On Thursday 2nd November, Dr Chris Green came to Marlborough to deliver a talk to Hundred and Sixth Form biologists titled ‘Venoms, Toxins and Nerves: Science for Defence’.
To begin with, Dr Green gave us a background of his studies at university, explaining that he specialised in the torpedo (an electric eel), in which he explored the anatomy of its nervous system and electric organs. During his studies, Dr Green gained an extensive understanding about the nervous system and in particular, synapses, which lead him to his current work at the Defence Science and Technology Laboratory at Porton Down. Here he works to understand how toxins and venoms can harm our nervous systems, with the aim of finding ways to defend against the effects of such toxins.
Dr Green went on to gives us a brief outline of how our brain sends messages to our body. He explained that at synapses (gaps between our neurons), calcium channels form, causing vesicles containing acetylcholine to be excreted, these then diffuse across the synaptic cleft and are received by acetylcholine receptors. This information was vital to help us understand how exactly the toxins affect the activity of our nervous system.
He explained that there are varying types of toxins that can have different effects at synapses. The first being a variety of toxins that bind to the calcium channels with the aim of blocking the release of neurotransmitters. Another being toxins that instead, block the receptors from receiving acetylcholine; and finally, toxins that inhibit the clearance of the secreted neurotransmitters. Dr Green also provided many examples of where such toxins may be found, including conotoxins found in snails and toxins from spiders such as the black widow.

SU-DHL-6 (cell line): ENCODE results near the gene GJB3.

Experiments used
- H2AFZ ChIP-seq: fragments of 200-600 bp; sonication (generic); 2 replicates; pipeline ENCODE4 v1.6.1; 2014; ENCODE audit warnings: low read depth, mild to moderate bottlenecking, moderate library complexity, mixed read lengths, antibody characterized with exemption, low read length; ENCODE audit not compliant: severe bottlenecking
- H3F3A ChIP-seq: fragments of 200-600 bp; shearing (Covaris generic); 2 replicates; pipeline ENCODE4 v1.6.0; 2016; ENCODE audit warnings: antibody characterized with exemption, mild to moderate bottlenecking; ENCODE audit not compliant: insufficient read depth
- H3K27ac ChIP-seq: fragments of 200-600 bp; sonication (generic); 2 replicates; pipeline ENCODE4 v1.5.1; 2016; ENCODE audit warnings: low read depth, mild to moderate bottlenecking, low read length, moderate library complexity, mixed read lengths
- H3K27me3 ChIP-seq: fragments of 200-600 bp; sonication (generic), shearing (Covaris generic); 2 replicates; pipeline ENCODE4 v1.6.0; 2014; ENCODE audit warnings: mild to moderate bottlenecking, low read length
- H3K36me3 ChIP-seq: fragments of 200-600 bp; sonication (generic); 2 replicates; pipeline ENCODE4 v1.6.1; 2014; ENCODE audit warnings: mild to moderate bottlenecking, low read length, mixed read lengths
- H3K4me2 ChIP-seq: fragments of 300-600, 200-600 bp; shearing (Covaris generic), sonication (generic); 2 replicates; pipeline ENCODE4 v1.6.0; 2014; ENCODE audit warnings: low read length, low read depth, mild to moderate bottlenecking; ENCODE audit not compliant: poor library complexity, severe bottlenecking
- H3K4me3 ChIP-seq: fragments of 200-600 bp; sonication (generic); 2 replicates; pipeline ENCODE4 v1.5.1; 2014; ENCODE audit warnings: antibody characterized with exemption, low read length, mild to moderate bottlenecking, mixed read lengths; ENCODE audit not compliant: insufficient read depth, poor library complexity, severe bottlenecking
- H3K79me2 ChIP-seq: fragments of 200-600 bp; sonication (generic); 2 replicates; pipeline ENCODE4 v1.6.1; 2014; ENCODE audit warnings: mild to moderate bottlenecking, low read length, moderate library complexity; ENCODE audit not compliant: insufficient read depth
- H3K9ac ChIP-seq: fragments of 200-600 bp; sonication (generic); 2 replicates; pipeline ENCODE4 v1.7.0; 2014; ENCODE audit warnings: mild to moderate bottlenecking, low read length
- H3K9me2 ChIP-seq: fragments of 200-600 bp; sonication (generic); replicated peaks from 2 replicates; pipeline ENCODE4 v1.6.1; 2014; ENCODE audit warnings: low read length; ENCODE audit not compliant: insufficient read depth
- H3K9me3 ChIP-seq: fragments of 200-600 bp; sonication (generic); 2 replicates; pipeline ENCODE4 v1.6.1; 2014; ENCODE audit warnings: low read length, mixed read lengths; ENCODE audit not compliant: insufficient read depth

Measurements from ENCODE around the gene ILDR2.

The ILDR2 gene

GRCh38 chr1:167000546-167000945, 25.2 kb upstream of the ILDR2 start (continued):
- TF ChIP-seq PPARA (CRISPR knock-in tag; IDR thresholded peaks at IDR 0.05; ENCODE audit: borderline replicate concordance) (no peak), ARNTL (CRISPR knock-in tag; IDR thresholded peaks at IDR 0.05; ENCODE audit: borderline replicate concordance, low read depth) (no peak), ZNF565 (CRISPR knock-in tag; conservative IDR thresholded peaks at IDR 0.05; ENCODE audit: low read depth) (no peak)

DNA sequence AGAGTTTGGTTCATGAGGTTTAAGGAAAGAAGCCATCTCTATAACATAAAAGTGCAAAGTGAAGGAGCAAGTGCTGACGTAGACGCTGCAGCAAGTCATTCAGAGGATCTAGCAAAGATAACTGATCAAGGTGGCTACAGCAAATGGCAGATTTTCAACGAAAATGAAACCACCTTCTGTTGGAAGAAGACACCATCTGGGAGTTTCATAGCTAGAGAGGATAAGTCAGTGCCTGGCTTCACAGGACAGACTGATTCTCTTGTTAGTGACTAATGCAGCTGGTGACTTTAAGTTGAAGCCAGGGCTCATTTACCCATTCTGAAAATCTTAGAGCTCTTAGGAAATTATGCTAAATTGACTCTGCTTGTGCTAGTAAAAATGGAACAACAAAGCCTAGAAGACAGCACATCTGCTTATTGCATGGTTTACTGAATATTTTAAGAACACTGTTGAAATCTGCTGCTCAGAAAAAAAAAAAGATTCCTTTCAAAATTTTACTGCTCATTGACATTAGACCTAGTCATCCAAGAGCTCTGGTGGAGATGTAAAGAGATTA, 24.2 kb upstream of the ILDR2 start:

Finishing with an experiment, Dr Green used an app to help us visualise the effects of toxins on the activity levels of the receptors. By programming the addition of certain toxins, we could see a clear drop in the levels of neurotransmitter that the receptors received; whilst the addition of other toxins caused levels to increase, because they were affecting the proteins that clear the neurotransmitters.
Overall, Dr Green gave us a clear insight into the biology behind how different toxins may influence the ability of our bodies to send nervous signals and the way in which his work may help prevent the catastrophic effects these toxins may have. His talk was both fascinating and informative and gave everyone who attended a better understanding of a topic of which they otherwise may not have been aware.
Review by Xanthe H-E